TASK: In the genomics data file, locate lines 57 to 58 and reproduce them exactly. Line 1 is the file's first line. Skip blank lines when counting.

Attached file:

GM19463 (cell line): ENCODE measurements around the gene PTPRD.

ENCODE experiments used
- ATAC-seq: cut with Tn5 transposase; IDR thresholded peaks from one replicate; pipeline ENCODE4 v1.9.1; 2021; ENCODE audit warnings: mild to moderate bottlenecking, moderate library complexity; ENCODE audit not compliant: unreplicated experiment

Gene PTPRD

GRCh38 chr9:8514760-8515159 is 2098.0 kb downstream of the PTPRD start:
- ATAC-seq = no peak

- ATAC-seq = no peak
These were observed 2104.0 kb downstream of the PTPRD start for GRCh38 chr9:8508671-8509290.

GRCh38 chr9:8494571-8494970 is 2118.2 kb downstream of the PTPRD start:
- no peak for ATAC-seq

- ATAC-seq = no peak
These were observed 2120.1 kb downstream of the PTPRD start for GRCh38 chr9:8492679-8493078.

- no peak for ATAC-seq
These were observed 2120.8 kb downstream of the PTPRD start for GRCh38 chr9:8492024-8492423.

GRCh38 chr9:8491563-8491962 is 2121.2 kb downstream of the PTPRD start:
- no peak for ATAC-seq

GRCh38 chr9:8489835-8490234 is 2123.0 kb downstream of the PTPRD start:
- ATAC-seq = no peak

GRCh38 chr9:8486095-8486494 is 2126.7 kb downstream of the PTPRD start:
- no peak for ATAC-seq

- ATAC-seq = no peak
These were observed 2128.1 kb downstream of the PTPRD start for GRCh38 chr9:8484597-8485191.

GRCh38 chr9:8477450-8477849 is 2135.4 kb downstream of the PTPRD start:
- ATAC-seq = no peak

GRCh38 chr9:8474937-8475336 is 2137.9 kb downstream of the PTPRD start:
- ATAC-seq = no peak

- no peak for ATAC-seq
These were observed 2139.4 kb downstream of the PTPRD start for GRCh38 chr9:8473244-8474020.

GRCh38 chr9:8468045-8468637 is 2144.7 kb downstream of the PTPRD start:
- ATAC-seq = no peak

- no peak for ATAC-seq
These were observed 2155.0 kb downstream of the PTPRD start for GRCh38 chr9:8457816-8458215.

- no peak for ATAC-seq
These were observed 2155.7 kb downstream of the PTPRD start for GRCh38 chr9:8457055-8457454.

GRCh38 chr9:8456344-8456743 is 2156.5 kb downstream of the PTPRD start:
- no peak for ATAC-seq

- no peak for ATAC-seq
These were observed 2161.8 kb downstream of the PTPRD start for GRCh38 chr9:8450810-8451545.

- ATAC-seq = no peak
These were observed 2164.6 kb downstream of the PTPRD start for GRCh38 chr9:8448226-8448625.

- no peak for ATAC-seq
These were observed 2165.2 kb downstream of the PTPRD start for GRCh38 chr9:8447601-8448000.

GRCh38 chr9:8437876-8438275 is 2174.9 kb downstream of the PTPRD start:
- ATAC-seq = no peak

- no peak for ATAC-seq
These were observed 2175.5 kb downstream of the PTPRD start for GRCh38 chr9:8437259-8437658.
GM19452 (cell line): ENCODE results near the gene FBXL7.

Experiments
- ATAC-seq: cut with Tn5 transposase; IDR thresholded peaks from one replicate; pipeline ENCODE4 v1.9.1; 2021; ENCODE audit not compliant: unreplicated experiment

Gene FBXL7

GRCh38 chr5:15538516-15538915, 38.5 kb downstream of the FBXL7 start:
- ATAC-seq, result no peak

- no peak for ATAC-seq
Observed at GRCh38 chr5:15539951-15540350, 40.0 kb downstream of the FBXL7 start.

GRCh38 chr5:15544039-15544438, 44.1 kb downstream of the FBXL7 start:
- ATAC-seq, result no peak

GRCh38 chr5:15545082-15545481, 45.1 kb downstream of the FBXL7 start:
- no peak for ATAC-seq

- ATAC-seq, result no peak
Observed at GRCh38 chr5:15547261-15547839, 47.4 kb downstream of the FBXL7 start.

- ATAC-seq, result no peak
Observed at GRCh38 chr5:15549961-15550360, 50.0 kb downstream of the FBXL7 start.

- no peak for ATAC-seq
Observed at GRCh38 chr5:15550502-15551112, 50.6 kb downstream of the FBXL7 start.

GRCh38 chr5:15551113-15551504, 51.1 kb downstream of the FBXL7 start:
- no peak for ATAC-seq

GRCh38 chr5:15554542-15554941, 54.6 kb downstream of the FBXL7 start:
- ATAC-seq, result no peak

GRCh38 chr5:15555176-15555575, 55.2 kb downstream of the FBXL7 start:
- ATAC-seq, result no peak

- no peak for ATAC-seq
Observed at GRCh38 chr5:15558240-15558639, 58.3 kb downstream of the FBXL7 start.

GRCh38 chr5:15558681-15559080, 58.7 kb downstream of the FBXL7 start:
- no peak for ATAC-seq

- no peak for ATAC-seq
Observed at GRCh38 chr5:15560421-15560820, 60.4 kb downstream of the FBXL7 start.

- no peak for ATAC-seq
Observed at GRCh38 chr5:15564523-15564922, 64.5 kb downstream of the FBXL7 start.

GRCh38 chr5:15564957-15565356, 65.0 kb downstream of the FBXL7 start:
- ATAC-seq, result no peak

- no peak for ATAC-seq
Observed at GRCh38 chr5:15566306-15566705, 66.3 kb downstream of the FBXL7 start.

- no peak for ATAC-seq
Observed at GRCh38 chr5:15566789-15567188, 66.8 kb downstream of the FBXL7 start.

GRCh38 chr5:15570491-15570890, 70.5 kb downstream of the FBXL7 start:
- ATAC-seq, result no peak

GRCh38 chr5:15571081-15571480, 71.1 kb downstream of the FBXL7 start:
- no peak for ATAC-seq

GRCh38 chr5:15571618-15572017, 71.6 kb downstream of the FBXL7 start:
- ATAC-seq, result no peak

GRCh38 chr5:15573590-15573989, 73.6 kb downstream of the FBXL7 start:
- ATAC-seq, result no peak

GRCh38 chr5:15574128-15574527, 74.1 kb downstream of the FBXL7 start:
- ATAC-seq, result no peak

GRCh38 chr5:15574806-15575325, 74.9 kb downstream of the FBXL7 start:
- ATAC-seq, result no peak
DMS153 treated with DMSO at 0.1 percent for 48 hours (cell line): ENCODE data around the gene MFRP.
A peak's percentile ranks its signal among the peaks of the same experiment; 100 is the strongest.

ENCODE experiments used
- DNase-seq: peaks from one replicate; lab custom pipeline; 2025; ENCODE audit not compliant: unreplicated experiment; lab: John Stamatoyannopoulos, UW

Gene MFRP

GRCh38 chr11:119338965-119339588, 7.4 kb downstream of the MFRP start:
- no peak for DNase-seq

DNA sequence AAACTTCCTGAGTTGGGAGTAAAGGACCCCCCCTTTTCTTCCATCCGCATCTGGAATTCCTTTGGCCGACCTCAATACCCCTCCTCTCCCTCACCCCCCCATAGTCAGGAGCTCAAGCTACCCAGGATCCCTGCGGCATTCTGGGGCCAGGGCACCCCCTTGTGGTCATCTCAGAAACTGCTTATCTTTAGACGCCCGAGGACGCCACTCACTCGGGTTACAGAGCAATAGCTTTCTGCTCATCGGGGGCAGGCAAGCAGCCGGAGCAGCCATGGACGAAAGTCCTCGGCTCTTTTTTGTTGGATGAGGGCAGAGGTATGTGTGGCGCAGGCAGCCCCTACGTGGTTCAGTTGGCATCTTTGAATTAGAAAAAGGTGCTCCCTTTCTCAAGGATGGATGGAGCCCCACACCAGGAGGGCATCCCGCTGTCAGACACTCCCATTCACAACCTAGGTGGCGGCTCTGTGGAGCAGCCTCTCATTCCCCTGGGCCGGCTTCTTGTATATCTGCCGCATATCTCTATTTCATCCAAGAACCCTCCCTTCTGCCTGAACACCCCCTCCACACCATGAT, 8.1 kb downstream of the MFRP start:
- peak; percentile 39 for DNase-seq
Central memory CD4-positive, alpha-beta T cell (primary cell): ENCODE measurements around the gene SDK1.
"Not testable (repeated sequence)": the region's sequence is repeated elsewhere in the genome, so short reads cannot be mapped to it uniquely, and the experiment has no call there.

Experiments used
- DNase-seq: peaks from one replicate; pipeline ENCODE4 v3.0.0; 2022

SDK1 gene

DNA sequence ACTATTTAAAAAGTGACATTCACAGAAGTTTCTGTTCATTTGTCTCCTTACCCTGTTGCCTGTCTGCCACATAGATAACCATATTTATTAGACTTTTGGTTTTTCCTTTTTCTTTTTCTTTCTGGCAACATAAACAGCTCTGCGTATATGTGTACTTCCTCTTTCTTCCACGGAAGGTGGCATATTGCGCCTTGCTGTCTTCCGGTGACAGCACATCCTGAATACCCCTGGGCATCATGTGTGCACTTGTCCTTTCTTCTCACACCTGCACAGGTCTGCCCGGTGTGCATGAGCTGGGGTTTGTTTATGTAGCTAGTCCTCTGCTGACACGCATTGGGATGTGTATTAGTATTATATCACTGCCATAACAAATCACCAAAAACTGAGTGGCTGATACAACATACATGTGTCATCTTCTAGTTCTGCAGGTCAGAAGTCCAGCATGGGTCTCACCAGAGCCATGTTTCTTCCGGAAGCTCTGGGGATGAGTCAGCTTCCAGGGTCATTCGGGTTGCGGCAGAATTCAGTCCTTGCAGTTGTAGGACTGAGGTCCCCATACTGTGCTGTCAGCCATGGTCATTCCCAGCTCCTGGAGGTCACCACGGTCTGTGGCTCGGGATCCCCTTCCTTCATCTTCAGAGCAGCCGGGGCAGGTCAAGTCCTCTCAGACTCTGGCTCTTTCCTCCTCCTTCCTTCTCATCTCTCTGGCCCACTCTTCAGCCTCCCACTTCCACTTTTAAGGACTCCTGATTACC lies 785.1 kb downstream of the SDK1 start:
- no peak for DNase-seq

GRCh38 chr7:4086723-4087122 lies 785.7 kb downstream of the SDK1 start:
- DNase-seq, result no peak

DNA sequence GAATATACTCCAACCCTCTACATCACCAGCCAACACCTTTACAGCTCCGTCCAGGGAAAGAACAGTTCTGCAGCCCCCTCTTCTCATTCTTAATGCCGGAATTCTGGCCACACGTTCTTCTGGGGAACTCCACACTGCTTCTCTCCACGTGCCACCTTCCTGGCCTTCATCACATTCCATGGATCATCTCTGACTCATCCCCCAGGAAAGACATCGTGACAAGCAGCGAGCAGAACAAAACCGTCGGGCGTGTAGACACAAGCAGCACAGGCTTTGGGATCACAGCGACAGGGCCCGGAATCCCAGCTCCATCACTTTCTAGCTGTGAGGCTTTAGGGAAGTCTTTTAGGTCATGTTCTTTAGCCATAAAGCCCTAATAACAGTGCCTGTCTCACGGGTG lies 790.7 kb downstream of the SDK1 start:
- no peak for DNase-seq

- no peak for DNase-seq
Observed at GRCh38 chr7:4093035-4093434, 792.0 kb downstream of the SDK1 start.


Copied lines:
GRCh38 chr5:15545082-15545481, 45.1 kb downstream of the FBXL7 start:
- no peak for ATAC-seq